Fostering Empathy and Broadening Perspectives

By Lisa Poskanzer, #SELinAction Series

This chat is part of the SEL in Action community chat series led by Innovation in SEL grantees from across the country. These casual chats are designed to provide a safe space for educators in this community to discuss topics that matter most to them, find inspiration, talk honestly about challenges, and co-create solutions.

 

Coffee and conversation, anyone? One cold Saturday morning, we came together for an open discussion of what empathy really means and how it impacts behavior and interactions in the classroom. We quickly came to a common recognition that empathy greatly impacts the relationships, mindsets, and overall school climate for both students and educators.

 

Empathy is a gift we can all give to each other

Lisa Poskanzer, a second grade teacher in Lake Worth, Florida, shared this definition of empathy to ground our conversation: “empathy is the ability to be aware of, understand, and share the thoughts or feelings of another.” In so many cases, students are stressed. Teachers are stressed. How do we take care of each other? How can we be more understanding?

 

Simple strategies making a difference

Debbie Holecko, a middle school social studies teacher in northeast Ohio, shared that an uptick in bullying prompted her school to prioritize empathy. North Olmstead Middle School, the school where she teaches, is implementing community groups whereby every teacher (and some non-instructional school staff who have volunteered) meets with a small group of students once a week, as part of the school schedule. The goal is to ensure every student has at least one adult with whom they can connect regularly, and the small groups provide a structured opportunity to explore social and emotional learning (SEL). Just before winter break, Debbie’s group of eighth grade students wrote holiday cards for seniors living in a nearby group home. The students came up with the idea themselves in response to the question rooted in empathy, “What could we do to make them feel better?”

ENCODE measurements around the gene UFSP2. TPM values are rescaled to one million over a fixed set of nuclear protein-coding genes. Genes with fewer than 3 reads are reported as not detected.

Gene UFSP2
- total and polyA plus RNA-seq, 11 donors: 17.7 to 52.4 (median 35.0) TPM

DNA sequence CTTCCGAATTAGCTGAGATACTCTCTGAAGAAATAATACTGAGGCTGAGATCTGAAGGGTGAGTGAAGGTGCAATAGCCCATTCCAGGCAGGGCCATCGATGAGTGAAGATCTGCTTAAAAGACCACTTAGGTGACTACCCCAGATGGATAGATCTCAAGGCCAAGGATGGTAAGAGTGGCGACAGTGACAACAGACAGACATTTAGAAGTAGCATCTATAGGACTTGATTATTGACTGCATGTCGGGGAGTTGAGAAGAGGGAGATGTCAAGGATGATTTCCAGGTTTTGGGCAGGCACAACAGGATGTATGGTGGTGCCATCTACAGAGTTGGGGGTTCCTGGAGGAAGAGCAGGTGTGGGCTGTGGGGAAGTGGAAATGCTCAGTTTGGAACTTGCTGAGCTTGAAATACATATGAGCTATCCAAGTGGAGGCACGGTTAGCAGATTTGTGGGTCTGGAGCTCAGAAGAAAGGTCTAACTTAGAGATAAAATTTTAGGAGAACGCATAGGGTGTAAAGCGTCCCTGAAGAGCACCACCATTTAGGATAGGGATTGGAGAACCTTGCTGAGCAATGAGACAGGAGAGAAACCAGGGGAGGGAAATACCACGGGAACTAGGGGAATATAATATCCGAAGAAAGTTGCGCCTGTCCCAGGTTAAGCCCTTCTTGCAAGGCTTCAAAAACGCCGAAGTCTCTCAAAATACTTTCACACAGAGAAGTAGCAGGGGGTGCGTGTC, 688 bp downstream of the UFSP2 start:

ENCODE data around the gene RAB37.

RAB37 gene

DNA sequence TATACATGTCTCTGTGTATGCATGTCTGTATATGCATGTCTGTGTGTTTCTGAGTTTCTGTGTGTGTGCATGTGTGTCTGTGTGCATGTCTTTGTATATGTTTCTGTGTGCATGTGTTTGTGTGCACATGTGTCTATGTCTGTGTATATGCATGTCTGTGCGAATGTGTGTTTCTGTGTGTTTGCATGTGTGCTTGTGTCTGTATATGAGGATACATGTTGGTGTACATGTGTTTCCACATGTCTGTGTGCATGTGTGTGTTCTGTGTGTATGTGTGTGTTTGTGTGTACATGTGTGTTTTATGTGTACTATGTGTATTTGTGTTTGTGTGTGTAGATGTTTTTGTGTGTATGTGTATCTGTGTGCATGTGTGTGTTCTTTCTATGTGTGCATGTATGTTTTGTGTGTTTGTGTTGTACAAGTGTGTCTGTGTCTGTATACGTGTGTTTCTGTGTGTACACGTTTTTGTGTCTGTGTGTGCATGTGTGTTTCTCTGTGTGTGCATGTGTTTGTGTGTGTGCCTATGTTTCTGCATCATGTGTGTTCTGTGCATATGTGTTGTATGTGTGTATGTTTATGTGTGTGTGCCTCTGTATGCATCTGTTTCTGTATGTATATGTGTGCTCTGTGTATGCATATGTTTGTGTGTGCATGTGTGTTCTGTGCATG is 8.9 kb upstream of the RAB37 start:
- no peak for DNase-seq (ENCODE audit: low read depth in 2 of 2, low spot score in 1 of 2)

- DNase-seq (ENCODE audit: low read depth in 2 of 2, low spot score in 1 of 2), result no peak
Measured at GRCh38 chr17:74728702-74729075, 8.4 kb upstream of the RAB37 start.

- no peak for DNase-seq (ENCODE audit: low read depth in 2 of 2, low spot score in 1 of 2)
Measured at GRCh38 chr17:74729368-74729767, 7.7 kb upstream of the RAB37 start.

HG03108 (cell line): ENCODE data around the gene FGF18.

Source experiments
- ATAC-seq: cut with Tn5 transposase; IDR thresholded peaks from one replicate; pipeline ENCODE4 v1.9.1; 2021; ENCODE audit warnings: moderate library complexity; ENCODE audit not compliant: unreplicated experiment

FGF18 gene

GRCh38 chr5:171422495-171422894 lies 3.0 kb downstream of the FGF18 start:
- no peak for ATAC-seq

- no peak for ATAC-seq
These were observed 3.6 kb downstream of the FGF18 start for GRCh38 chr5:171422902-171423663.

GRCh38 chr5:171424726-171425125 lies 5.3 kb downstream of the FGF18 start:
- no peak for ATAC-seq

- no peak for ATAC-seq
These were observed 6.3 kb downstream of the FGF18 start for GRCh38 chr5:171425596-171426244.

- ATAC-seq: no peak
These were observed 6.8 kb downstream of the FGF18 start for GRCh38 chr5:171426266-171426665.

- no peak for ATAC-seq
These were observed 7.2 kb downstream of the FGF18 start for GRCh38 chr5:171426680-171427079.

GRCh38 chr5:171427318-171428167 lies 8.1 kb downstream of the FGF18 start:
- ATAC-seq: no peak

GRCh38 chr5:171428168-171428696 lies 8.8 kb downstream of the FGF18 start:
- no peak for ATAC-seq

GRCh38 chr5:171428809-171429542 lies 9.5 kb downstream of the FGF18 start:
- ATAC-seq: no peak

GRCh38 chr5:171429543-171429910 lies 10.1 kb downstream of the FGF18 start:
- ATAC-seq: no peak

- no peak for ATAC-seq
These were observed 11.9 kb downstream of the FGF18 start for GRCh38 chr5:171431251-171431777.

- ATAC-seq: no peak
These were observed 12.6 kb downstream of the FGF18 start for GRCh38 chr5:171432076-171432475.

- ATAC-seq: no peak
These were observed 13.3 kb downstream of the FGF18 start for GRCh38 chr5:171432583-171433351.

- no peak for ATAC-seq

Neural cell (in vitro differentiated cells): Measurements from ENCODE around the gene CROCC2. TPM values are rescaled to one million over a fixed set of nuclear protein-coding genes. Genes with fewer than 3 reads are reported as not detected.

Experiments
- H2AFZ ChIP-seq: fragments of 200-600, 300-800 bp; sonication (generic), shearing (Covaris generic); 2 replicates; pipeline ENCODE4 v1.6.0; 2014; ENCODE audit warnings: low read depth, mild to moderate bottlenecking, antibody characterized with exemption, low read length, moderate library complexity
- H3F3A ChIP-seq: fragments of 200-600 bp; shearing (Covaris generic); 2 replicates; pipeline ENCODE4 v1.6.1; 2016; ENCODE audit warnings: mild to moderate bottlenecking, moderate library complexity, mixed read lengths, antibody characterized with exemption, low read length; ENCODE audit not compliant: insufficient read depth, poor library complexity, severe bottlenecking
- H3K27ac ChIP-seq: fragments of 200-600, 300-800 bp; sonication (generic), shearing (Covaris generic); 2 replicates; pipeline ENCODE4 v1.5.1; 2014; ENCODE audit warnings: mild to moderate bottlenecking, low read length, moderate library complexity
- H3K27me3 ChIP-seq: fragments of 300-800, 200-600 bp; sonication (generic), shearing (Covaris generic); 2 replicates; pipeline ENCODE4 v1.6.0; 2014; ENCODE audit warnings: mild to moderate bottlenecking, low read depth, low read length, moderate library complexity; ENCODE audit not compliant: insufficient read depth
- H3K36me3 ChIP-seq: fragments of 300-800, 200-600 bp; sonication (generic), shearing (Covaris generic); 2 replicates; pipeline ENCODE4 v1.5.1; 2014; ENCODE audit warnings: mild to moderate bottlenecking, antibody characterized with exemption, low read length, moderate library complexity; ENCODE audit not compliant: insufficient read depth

Fostering empathy within her students is something Lisa is also working on in her second grade classroom. She has a set of fun games that she plays with her students to help them develop empathy and practice active listening skills in a “safe, fun, and enjoyable environment. They learn how to do it better because they learned it when their brains were receptive rather than stressed out.” Just like practicing math skills, her students practice empathy. In the game “You Say, I Say,” students engage in conversation but can only say something new after first repeating what the other person said. The topics are light so kids laugh and enjoy themselves while learning how to be active and empathetic listeners.

Lunch meetings are another way to help students develop empathy, as well as take a more gentle approach to discipline. Rather than giving demerits or detention, lately Debbie has sent student “an invitation” to lunch. During that time, they talk about the behavior problem–sometimes along and sometime along with another student who was involved in the conflict. Debbie asks them to consider, “What if you were me? What would you do?” and “How do you think it makes your classmate feel?” Her goal is to help students see that what they say and do makes a difference, as well as to continue growing relationships based on trust and understanding.

 

Exercising empathy as educators

Students aren’t the only ones who need to develop and practice greater empathy for others. Lisa’s school serves a large immigrant population. She regularly reminds herself, and her peers, that their students have life experiences and real worries that need to be understood and considered. “I need Carmen to really care about learning how to read, but she may be worried about daddy being in jail or being sent back to Mexico when, you know, she’s never lived there.”

While student needs always come first, it’s also important to remember that many teachers are overloaded and may be experiencing stressors, inside and outside the school, of their own. Since returning from the SEL in Action convening this past fall, she has been reflecting more on how to take care of her peers and recognize that, as she tries to spread SEL, she must make an effort to be understanding of what is on other teachers’ plates. After all, we all need to have empathy for and take care of one another.

 

About Our Chat Host

Sevenzo would like to thank Lisa Poskanzer for hosting this community chat. Lisa is a 2nd grade teacher at North Grade Elementary School in Palm Beach County Schools. She designed her school’s Improv to Improve project which uses improvisational exercises as a means to teach social and emotional competencies, and founded i2iEDU to provide these tools and training to other teachers and childcare workers. Lisa believes that the best learning takes place when we don’t even know we’re learning… we’re just having a good time.

 

Join the Conversation

Join us for the next SEL in Action community chat on Thursday, January 24 at 7:30pm Eastern Time as we discuss teacher self-care with host Robin Sizemore. Come as you are to listen, share, and take away ideas. Register here to join.